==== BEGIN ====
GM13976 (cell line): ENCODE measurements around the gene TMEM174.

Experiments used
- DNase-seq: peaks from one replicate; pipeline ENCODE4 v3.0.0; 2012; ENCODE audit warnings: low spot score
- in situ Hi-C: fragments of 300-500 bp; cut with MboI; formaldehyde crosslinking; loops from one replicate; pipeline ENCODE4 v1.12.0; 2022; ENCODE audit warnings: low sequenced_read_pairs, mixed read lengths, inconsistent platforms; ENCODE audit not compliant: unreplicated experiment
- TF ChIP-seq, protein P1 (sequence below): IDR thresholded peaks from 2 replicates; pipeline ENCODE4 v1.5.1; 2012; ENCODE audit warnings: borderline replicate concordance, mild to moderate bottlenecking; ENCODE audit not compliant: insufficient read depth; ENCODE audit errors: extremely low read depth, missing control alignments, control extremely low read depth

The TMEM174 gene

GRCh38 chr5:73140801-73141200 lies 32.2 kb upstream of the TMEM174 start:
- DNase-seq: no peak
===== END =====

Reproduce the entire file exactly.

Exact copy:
GM13976 (cell line): ENCODE measurements around the gene TMEM174.

Experiments used
- DNase-seq: peaks from one replicate; pipeline ENCODE4 v3.0.0; 2012; ENCODE audit warnings: low spot score
- in situ Hi-C: fragments of 300-500 bp; cut with MboI; formaldehyde crosslinking; loops from one replicate; pipeline ENCODE4 v1.12.0; 2022; ENCODE audit warnings: low sequenced_read_pairs, mixed read lengths, inconsistent platforms; ENCODE audit not compliant: unreplicated experiment
- TF ChIP-seq, protein P1 (sequence below): IDR thresholded peaks from 2 replicates; pipeline ENCODE4 v1.5.1; 2012; ENCODE audit warnings: borderline replicate concordance, mild to moderate bottlenecking; ENCODE audit not compliant: insufficient read depth; ENCODE audit errors: extremely low read depth, missing control alignments, control extremely low read depth

The TMEM174 gene

GRCh38 chr5:73140801-73141200 lies 32.2 kb upstream of the TMEM174 start:
- DNase-seq: no peak